Facebook bans white nationalist groups after criticism

Facebook on Monday banned a batch of Canadian white nationalist groups from its platform after facing criticism for declining to remove a post by white nationalist commentator Faith Goldy. 

HuffPost last week reported that Facebook declined to take down a video in which Goldy accused people of color and Jews of "replacing" white populations in Europe, the United States and Canada. The tech giant at the time said Goldy's rhetoric did not violate Facebook's new policies against white nationalist and white separatist content

In a statement on Monday, a Facebook spokesperson said the company has removed Goldy and other prominent white nationalist groups and individuals from Facebook and Instagram.

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Goldy, Kevin Goudreau, the Canadian Nationalist Front, Aryan Strikeforce, Wolves of Odin, and Soldiers of Odin are now banned from having any presence on Facebook and Instagram. Facebook has pledged to remove any affiliates with those groups and figures. 

"Individuals and organizations who spread hate, attack, or call for the exclusion of others on the basis of who they are have no place on our services," the Facebook spokesperson said. "That's why we have a policy on dangerous individuals and organizations, which states that we do not allow those who are engaged in offline ‘organized hate’ to have a presence on Facebook."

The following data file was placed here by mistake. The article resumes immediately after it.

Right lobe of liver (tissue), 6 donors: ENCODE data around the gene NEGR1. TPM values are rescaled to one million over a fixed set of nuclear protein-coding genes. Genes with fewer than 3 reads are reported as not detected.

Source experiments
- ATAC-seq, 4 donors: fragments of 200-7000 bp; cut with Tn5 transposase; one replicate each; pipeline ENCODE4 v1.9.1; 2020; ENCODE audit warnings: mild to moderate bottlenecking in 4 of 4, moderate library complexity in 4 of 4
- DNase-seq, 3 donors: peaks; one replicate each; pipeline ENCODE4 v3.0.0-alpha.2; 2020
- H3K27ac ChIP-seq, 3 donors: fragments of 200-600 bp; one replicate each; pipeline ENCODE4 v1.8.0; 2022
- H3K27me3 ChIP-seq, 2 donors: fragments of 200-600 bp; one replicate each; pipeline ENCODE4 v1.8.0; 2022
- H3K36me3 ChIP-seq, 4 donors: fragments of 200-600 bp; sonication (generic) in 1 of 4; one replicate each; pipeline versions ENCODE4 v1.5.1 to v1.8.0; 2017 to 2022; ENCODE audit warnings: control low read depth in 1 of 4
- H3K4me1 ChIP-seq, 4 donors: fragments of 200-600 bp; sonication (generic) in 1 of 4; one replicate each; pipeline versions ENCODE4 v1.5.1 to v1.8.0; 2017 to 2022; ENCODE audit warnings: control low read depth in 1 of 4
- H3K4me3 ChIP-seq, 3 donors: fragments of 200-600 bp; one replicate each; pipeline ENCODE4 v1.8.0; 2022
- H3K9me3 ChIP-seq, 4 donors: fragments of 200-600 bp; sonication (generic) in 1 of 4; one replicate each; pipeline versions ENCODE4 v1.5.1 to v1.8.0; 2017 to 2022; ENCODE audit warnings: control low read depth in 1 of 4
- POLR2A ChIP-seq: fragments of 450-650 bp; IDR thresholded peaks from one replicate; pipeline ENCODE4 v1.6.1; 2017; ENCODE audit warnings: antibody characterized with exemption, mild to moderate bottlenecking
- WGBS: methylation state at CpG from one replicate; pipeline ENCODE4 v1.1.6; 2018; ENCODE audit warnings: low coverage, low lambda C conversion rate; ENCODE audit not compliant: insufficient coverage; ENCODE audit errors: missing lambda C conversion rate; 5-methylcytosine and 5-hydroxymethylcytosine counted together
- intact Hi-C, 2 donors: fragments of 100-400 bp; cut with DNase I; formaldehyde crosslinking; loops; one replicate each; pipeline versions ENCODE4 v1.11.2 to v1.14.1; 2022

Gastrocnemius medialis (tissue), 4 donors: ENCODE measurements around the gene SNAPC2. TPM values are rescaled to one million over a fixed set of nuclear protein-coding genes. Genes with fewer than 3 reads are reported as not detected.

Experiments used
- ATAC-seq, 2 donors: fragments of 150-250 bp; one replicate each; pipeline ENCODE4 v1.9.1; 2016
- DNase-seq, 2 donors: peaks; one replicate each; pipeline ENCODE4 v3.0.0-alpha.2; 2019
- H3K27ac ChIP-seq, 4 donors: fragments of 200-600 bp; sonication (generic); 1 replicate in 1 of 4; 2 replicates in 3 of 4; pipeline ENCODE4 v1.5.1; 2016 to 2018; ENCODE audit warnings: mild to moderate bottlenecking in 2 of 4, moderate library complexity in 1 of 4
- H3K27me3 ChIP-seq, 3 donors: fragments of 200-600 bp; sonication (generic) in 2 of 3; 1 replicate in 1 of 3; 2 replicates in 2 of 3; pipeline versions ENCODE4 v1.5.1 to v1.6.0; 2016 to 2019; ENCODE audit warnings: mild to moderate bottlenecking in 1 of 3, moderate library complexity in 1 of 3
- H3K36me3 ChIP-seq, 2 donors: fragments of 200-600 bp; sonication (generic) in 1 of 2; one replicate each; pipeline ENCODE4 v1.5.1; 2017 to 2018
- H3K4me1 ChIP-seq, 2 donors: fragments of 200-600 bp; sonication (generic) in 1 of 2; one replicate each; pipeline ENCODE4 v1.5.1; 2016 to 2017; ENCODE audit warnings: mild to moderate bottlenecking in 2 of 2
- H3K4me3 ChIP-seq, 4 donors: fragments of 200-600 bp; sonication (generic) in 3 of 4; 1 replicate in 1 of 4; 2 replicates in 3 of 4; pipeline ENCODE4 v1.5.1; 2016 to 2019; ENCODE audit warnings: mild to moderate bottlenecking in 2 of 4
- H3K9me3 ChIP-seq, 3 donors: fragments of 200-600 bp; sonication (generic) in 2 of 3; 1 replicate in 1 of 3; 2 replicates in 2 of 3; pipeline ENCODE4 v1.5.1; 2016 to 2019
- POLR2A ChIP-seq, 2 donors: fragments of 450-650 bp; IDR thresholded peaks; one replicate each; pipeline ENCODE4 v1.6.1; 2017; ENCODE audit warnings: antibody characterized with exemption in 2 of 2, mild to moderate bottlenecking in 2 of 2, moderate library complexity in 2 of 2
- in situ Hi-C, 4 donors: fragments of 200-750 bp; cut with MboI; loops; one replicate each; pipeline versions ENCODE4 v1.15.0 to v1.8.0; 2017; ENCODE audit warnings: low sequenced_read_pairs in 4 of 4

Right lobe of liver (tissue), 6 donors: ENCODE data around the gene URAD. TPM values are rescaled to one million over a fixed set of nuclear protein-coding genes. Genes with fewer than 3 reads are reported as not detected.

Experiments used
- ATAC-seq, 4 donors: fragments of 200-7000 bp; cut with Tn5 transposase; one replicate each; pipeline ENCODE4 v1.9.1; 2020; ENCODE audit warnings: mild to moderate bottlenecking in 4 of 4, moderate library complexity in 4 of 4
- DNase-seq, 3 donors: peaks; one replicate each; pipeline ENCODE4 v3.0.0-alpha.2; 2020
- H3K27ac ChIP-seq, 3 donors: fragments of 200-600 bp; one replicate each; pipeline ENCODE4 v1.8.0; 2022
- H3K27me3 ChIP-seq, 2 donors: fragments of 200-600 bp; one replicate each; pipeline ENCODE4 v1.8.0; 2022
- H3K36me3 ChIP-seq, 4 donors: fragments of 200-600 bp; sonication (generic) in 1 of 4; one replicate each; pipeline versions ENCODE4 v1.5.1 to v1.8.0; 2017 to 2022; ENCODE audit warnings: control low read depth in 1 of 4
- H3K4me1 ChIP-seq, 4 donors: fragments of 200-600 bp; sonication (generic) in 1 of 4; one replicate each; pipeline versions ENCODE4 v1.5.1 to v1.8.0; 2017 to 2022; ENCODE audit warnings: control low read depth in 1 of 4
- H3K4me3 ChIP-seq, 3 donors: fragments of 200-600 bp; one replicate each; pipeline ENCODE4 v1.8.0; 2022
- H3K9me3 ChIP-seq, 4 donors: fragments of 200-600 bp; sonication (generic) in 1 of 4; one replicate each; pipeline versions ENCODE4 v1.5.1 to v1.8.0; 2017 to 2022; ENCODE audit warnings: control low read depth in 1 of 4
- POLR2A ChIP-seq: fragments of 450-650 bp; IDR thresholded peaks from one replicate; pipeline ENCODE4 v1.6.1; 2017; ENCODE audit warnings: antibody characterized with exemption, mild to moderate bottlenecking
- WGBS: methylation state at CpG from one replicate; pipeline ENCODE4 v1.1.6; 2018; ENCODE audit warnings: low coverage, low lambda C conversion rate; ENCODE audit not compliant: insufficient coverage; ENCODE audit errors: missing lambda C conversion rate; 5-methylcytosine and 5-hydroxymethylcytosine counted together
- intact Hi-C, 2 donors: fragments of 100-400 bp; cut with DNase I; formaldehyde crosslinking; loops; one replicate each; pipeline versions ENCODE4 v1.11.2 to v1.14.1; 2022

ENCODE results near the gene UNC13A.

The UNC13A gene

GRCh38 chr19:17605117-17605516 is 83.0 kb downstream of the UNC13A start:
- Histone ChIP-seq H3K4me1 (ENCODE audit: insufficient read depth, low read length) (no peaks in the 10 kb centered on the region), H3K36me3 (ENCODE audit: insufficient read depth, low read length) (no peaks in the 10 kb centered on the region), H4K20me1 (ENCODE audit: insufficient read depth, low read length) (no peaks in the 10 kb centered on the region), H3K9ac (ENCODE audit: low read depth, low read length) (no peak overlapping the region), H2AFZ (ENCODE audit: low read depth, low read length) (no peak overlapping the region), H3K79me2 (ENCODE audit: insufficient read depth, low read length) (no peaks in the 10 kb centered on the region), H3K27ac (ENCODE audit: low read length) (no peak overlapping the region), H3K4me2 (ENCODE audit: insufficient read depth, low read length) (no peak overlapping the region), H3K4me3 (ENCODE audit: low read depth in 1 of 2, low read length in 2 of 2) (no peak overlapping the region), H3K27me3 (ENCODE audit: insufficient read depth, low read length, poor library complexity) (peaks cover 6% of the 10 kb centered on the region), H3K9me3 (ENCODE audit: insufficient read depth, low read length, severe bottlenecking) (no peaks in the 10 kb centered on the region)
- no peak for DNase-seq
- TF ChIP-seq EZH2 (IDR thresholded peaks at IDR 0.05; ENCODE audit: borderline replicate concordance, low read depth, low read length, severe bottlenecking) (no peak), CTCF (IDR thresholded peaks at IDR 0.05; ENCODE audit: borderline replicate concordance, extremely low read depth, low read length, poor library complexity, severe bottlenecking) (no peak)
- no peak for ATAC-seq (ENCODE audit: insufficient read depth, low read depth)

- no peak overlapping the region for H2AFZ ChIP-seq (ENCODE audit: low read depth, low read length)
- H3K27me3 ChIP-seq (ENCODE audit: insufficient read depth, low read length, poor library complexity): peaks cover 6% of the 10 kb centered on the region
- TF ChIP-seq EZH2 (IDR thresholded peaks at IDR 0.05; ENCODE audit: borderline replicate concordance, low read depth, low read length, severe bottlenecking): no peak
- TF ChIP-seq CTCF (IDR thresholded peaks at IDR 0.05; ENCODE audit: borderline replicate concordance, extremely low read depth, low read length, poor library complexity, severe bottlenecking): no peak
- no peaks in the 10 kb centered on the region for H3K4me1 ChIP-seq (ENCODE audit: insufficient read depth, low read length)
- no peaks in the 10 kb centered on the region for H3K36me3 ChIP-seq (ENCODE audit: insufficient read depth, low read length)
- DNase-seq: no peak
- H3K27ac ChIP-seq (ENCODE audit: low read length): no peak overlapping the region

"The individuals and organizations we have banned today violate this policy, and they will no longer be allowed a presence on our services," the spokesperson added.

Facebook last month announced that it will begin banning white nationalist or white separatist content on its platform, but the Canadian white nationalist groups were removed under Facebook's policies against hate groups that organize on the platform.

Facebook's new policy on white nationalist content came a year after Motherboard, a tech news outlet, reported that Facebook's content moderation had allowed "white nationalism and separatism" on the platform, though it barred explicit "white supremacy."

Facebook is facing escalating scrutiny over white extremism on its platform after a shooter in New Zealand livestreamed himself shooting worshippers at a mosque last month.  

"Our work against organized hate is on-going and we will continue to review individuals, Pages, groups and content against our Community Standards," the company spokesperson said.